I am often asked, “What is the best Martial Art?” Or, “Where is the best place to learn self-defence?” “How do I know if this school is good?” There are a lot of Martial Arts schools out there and many places to learn self-defence. It can be difficult to choose a school to train at or choose a self-defence course to register for. Some places have great marketing and exposure, while others only accept new people from recommendations from current students. For someone who has no previous knowledge of Martial Arts, it can be overwhelming.
There are several factors to consider depending on your goals: Location, Cost, Class Schedules, Frequency of Certifications and Competition.
These factors seem to get prioritized very highly, yet have little to do with what you would actually be learning, more important to consider are things like: Instructor Qualifications and experience, Ratio of Instructors to students, Class curriculum, If you are a woman – perhaps the availability of female instructors and the Quality of long-time students in the school. These are better indicators for the quality of training you will receive!
Different schools will focus on different aspects of training and it is important to ask questions to get a sense of what you can expect. My recommendation is always to try a class or two to see if you like it, any reputable school will allow a new person a trial class. Just like self-defence awareness, how you ‘feel’ in the class is very important. Talk to the other students and ask questions about their training experiences.
At our school, we encourage questions from new beginners and always have them try a class before they register. This allows new people a good experience to make an informed decision.
As for specific self-defence courses or specific types of Martial Arts, I believe there is value everywhere. Some training is better than no training! Even though my speciality is Karate, I am always open to learning new things. This is how you grow and improve.
Beware of schools that tell you ‘they are the best’, will not let you try a class, or are negative about other Martial Arts schools. Stay away from schools where the instructor is boastful or negative and the students act fearful. Look for a positive and encouraging environment to learn in instead.
Last month I demonstrated a self-defence technique against an in-line wrist grab. This month I am demonstrating self-defence against an across-line wrist grab. There are several key points in each picture.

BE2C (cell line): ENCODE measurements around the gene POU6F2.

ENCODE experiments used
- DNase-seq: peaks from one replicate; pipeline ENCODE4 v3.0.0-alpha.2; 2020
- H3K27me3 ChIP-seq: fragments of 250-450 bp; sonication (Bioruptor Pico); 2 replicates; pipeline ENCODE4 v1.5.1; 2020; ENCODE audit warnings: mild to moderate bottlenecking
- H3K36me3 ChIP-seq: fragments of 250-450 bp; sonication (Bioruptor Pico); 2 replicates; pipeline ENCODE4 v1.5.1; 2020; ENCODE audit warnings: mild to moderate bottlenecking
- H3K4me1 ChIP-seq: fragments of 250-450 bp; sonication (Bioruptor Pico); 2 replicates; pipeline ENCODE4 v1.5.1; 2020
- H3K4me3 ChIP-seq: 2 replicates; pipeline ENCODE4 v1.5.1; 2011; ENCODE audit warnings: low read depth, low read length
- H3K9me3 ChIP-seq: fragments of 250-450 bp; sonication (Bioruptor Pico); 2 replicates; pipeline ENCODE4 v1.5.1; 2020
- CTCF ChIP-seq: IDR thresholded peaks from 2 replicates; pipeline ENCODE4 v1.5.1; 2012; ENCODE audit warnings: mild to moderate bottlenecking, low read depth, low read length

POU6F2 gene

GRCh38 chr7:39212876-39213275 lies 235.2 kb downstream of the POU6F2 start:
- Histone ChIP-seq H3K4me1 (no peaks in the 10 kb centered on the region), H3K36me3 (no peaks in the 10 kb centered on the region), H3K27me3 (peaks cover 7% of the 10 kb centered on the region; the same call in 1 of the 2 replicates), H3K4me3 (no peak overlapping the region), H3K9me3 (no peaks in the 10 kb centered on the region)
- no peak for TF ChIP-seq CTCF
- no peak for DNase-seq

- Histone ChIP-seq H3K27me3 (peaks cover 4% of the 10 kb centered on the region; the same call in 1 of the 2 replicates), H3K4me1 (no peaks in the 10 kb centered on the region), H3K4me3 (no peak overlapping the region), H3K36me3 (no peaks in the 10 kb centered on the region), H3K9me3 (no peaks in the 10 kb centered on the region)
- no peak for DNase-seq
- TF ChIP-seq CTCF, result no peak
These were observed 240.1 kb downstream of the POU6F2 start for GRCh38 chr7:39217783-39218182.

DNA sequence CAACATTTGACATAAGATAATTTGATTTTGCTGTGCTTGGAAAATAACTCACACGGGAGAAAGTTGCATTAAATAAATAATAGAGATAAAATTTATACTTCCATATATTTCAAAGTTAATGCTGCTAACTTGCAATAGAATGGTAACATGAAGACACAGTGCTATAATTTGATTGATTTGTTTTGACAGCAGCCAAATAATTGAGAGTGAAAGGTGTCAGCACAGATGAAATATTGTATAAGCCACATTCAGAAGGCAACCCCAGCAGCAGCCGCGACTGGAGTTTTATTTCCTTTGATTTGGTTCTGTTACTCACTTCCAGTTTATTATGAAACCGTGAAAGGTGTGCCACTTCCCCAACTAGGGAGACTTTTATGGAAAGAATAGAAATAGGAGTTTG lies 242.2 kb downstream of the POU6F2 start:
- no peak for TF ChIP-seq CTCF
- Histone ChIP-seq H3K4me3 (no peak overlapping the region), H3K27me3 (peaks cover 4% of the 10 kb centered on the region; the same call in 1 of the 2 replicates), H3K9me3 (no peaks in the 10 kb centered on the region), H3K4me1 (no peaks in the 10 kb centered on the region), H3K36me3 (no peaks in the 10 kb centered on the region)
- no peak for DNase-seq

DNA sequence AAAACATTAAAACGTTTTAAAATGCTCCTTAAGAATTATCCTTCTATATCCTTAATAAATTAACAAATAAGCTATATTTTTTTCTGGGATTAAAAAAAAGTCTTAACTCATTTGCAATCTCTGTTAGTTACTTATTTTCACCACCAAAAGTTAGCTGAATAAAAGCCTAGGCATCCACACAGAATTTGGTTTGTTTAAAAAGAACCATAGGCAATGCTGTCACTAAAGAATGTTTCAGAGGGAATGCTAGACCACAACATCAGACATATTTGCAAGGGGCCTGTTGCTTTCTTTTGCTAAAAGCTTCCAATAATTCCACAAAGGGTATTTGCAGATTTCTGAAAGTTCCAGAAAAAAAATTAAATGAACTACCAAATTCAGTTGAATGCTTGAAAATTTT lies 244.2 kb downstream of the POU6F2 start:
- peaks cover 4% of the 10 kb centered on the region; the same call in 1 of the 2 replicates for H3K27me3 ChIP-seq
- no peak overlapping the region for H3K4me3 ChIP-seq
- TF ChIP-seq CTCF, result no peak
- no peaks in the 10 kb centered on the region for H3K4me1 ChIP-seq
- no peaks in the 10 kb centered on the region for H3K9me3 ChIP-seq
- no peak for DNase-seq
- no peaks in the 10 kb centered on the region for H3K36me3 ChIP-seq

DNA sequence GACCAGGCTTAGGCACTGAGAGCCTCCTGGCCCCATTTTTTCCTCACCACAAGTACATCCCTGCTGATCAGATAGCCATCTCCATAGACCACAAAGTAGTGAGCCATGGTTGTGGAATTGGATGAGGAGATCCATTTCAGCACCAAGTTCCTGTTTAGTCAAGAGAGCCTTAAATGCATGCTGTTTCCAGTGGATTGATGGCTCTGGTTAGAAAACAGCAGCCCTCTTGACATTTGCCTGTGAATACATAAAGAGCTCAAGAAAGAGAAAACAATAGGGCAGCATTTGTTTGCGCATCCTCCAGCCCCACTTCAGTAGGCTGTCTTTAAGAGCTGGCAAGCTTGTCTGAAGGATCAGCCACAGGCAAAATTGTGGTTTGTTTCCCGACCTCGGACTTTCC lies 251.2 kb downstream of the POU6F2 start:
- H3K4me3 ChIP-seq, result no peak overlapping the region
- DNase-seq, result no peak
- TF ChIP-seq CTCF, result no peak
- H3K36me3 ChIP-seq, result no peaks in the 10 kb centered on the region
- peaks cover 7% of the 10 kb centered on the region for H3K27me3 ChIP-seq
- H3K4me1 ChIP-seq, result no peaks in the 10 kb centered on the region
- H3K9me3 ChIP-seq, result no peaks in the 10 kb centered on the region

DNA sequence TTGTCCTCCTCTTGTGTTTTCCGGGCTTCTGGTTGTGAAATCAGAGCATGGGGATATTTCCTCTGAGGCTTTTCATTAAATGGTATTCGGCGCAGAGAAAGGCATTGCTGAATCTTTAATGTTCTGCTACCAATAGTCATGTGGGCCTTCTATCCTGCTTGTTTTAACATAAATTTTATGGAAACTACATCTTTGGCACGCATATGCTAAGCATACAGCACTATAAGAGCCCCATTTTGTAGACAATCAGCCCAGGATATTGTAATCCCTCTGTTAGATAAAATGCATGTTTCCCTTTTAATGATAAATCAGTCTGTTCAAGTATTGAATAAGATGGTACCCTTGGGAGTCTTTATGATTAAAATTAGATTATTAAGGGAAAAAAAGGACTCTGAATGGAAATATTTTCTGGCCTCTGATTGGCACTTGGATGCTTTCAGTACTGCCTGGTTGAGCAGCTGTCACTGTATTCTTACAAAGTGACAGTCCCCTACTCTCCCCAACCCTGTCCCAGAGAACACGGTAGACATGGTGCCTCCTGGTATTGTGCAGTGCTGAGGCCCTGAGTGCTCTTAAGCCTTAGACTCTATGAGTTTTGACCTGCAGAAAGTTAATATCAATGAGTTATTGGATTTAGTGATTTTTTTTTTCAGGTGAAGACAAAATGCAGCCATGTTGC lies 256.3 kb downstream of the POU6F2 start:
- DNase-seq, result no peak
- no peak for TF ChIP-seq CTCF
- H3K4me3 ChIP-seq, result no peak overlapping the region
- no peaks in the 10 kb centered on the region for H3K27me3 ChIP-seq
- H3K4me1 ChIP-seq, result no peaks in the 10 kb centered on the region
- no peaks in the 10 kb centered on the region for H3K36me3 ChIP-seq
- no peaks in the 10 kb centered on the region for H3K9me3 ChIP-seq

• The attacker is reaching across you to grab your wrist. (Their right hand grabbing your right hand or their left grabbing your left)
• You are being pulled forwards off balance towards the attacker
• Distract the attacker with a strong kick to their knee
• This helps you regain your balance and throws the attacker off balance
• With your free hand clasp down on to the attackers hand trapping it to you
• At the same time open the hand that has been grabbed. This keeps your wrist expanded to be as large as possible
Circle On Top
• Circle your open hand on top of the attackers wrist and grab their wrist/arm
• Be sure to be close to the attacker to keep their elbow bent. (a straight elbow calls for a different defence)
Push Down and Forwards
• Your trapping hand is pushing down
• Your grabbing hand is pushing down and most importantly squeezing the attackers hand forwards.
• I am turning the wrist of my right hand down and forwards to cause pain for my attacker and to bring them to their knees
• The leg I used to kick with, steps straight back. (front stance for Martial Artists)
• This is a quick movement!
Pull and Twist
• My attacker is off balance and in a weak position, I will use this to my advantage
• Simultaneously pull the attacker forwards on to their stomach while you twist your hips to face the opposite direction
• Your pull and twist must be done very strongly and quickly
• Once the attacker is on their stomach, you may let go of their hand and finish with a swift kick/stomp to their head.
• In a karate class I would finish with a shoulder lock or another controlling technique, for this focus on beginner women’s self-defence I recommend finishing with the kick.
• Then run to safety! Remember you main objective is to escape.
All the movements with this technique must be executed with speed and force for maximum effectiveness. Do not be shy! Be strong and confident when you need to fight for your safety.
On a personal note, I really like this technique. It is one of my favorites. This was actually the very first self-defence technique I was ever taught, many years ago as a beginner child. When doing or teaching this technique, I am always reminded about why I started and what I love about Martial Arts.